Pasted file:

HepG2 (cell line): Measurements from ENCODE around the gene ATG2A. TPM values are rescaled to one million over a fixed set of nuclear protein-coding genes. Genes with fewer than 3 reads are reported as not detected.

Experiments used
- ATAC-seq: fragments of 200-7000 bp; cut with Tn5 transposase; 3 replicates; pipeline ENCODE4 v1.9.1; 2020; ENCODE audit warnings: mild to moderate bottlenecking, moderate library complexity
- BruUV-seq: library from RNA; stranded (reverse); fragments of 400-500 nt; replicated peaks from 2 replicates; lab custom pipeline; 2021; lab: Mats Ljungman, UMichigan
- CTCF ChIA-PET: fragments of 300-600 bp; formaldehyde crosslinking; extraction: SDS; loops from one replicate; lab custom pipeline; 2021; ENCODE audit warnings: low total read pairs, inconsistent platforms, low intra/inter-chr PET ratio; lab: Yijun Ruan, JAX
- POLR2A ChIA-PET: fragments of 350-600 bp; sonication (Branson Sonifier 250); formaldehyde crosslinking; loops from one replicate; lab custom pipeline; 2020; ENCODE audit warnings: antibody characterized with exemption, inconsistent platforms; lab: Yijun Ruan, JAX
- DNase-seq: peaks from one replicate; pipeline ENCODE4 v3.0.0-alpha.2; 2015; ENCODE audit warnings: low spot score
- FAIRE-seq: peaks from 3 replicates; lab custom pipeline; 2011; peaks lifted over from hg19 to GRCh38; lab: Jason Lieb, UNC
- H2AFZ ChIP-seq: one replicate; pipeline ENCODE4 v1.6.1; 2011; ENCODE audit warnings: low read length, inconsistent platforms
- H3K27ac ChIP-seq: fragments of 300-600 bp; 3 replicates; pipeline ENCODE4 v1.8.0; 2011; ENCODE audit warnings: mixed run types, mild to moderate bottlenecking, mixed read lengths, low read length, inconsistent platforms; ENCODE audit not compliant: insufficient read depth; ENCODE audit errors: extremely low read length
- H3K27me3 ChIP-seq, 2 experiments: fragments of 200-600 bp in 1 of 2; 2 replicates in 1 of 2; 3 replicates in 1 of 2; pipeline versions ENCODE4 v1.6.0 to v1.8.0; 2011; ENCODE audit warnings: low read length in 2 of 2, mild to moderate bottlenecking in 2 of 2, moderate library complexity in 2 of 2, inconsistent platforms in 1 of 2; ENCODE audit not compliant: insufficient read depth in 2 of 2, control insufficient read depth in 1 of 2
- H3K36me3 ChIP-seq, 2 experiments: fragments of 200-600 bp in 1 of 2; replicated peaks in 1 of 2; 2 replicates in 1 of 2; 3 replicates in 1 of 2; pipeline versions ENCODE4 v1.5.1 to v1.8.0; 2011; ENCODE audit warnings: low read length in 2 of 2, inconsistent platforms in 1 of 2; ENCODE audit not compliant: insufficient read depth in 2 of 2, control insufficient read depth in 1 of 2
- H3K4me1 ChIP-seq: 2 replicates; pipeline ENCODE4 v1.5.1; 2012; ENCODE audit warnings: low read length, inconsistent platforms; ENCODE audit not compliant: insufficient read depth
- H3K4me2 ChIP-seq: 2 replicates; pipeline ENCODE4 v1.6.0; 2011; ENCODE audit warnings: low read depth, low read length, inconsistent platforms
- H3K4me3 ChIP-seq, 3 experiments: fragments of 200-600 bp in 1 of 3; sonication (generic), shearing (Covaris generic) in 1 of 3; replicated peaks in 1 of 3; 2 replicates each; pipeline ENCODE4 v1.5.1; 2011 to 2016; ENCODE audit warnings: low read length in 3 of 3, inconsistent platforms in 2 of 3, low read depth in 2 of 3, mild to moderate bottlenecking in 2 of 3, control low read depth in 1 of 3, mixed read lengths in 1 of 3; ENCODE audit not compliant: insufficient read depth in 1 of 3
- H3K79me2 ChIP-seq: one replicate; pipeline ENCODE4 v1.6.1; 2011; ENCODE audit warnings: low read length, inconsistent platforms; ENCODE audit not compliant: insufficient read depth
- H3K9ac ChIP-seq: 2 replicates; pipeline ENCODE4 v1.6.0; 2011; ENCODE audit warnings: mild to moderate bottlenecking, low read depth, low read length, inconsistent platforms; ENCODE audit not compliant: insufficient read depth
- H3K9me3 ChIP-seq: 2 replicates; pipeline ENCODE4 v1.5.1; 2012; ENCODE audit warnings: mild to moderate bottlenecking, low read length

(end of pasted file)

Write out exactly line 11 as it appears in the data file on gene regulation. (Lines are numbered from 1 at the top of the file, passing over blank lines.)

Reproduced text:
- H3K27me3 ChIP-seq, 2 experiments: fragments of 200-600 bp in 1 of 2; 2 replicates in 1 of 2; 3 replicates in 1 of 2; pipeline versions ENCODE4 v1.6.0 to v1.8.0; 2011; ENCODE audit warnings: low read length in 2 of 2, mild to moderate bottlenecking in 2 of 2, moderate library complexity in 2 of 2, inconsistent platforms in 1 of 2; ENCODE audit not compliant: insufficient read depth in 2 of 2, control insufficient read depth in 1 of 2